An inter-comparison of six latent and sensible heat flux products over the Southern Ocean
The latent heat fluxes (LHF) and sensible heat fluxes (SHF) over the Southern Ocean from six different data sets are inter-compared for the period 1988- 2000. The six data sets include three satellite-based products, namely, the second version of the Goddard Satellite-Based Surface Turbulent Fluxes data set (GSSTF-2), the third version of the Hamburg Ocean Atmosphere Parameters and Fluxes from Satellite Data (HOAPS-3) and the Japanese Ocean Fluxes Data Sets with Use of Remote Sensing Observations (J-OFURO); two global reanalysis products, namely, the National Centers for Environmental Prediction-Department of Energy Reanalysis 2 data set (NCEP-2) and the European Centre for Medium-Range Weather Forecasts 40 Year Re-analysis data set (ERA-40); and the Objectively Analyzed Air-Sea Fluxes for the Global Oceans data set (OAFlux). All these products reveal a similar pattern in the averaged flux fields. The zonal mean LHF fields all exhibit a continuous increase equatorward. With an exception of HOAPS-3, the zonal mean SHF fields display a minimum value near 50°S, increasing both pole- and equatorward. The differences in the standard deviation for LHF are larger among the six data products than the differences for SHF. Over the regions where the surface fluxes are significantly influenced by the Antarctic Oscillation and the Pacific-South American teleconnection, the values and distributions of both LHF and SHF are consistent among the six products. It was found that the spatial patterns of the standard deviations and trends of LHF and SHF can be explained primarily by sea-air specific humidity and temperature differences; wind speed plays a minor role.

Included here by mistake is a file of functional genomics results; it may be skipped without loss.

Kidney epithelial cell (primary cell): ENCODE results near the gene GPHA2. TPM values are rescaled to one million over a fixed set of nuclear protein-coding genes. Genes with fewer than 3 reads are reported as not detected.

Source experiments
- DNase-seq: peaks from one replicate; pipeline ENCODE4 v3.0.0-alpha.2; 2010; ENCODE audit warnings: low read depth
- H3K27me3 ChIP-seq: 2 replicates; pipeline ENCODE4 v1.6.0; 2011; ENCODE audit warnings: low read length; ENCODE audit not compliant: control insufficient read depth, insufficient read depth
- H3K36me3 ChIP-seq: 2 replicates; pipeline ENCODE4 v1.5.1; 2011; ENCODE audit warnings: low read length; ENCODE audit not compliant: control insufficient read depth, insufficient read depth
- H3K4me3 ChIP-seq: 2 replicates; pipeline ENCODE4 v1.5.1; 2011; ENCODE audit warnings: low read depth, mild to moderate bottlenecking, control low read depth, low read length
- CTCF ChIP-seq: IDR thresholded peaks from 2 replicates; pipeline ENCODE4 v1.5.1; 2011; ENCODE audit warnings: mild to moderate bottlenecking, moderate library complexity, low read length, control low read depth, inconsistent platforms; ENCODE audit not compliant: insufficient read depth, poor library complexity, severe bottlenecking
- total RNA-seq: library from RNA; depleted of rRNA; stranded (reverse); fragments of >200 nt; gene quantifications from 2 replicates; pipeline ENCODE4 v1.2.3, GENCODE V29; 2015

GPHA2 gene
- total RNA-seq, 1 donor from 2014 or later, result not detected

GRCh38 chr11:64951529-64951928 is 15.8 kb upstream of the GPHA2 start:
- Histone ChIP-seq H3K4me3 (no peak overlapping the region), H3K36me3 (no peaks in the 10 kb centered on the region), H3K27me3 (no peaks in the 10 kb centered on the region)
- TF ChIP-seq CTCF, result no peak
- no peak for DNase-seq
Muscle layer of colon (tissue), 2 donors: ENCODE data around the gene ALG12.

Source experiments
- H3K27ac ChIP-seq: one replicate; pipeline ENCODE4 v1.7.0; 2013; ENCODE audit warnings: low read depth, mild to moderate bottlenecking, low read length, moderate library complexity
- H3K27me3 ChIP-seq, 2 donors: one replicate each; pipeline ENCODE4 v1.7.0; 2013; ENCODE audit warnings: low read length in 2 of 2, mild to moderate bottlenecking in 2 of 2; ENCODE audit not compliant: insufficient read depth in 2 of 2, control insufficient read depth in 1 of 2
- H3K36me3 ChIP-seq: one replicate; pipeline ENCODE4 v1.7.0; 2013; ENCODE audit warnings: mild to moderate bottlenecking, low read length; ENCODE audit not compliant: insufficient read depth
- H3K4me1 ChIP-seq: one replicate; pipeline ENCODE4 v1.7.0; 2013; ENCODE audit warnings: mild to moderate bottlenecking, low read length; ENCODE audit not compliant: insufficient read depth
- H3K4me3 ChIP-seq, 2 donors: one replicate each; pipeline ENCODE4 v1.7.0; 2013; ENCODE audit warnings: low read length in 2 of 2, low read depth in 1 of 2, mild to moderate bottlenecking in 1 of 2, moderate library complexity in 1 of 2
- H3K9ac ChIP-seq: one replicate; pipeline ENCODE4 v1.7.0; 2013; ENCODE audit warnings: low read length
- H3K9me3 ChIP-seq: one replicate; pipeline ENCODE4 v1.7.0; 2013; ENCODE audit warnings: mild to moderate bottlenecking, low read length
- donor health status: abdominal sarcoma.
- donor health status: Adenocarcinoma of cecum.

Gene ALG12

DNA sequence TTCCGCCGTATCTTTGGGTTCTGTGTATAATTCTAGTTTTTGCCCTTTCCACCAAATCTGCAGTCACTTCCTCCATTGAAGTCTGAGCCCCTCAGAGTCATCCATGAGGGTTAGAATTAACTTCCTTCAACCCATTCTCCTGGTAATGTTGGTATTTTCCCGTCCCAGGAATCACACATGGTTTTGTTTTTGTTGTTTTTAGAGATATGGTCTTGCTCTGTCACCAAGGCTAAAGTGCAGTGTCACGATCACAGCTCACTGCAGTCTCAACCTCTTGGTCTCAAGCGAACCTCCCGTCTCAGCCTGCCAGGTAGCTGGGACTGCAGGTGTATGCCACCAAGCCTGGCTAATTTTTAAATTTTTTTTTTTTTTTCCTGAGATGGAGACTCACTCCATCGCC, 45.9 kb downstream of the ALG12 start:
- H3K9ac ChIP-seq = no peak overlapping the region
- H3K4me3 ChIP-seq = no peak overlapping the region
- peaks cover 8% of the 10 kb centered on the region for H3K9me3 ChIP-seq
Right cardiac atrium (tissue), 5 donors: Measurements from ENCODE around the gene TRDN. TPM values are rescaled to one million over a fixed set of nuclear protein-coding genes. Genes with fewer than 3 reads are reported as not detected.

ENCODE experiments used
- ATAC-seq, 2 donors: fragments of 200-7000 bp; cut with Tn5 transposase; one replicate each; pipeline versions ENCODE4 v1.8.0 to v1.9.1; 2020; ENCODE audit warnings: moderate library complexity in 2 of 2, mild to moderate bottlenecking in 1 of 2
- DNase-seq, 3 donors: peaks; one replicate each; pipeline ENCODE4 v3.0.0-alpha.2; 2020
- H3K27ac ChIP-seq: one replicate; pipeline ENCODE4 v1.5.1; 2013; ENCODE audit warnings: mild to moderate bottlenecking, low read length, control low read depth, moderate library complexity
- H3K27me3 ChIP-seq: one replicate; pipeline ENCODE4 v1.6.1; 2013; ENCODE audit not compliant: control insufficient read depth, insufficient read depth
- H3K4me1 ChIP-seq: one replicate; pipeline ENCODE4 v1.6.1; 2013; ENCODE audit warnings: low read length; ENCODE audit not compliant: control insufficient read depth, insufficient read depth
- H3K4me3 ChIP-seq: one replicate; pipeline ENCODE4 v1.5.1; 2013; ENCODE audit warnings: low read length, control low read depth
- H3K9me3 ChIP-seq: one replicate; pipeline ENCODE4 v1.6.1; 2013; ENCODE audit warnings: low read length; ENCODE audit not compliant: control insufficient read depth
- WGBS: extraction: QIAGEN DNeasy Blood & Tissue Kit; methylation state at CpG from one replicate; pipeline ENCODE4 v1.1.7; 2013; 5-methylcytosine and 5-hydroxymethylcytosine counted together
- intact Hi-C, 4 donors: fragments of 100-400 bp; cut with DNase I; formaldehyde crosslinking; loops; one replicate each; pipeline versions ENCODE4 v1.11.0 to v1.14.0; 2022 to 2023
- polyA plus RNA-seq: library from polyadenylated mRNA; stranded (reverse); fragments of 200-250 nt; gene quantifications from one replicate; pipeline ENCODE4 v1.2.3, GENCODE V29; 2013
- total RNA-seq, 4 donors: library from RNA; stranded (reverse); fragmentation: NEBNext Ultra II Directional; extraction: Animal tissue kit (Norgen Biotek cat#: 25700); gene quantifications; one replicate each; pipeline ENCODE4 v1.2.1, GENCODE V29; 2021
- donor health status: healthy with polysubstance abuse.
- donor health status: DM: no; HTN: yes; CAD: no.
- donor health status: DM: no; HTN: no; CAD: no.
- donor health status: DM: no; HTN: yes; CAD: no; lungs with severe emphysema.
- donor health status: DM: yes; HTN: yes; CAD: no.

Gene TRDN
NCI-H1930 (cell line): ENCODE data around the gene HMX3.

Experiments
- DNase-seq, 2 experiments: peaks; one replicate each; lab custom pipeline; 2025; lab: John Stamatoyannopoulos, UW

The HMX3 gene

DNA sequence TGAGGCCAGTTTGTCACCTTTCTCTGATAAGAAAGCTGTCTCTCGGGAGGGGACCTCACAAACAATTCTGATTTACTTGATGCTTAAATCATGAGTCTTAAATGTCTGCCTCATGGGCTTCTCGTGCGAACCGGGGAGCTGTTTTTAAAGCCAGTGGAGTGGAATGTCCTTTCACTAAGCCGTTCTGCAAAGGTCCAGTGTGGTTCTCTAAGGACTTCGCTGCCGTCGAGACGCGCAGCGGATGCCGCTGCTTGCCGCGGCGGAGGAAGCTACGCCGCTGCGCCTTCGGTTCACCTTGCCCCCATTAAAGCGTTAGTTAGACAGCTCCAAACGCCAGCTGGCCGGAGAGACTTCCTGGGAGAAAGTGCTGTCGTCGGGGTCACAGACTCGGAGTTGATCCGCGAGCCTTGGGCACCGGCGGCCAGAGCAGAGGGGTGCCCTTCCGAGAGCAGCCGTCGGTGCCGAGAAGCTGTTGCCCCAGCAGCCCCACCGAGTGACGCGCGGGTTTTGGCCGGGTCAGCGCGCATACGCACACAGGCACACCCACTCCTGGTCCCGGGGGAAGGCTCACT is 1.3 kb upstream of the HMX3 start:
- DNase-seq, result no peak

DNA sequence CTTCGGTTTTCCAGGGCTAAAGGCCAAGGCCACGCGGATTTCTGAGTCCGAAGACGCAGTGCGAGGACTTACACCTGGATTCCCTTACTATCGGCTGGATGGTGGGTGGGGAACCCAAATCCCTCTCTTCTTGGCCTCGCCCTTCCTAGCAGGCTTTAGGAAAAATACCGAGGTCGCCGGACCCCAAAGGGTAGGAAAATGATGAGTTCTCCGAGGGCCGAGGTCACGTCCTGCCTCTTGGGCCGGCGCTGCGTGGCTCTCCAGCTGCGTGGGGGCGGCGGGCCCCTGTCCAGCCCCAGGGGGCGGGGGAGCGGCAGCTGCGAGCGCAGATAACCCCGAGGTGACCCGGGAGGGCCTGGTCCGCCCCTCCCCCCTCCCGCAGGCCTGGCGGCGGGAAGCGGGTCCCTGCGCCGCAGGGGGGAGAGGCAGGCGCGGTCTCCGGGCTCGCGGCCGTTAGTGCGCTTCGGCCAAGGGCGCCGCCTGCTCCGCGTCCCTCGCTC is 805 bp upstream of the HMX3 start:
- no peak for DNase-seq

Keywords: Latent heat flux; sensible heat flux; Southern Ocean
(Published: 17 November 2011)
Citation: Polar Research 2011, 30, 10167, DOI: 10.3402/polar.v30i0.10167
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Authors retain copyright of their work, with first publication rights granted to the Norwegian Polar Institute.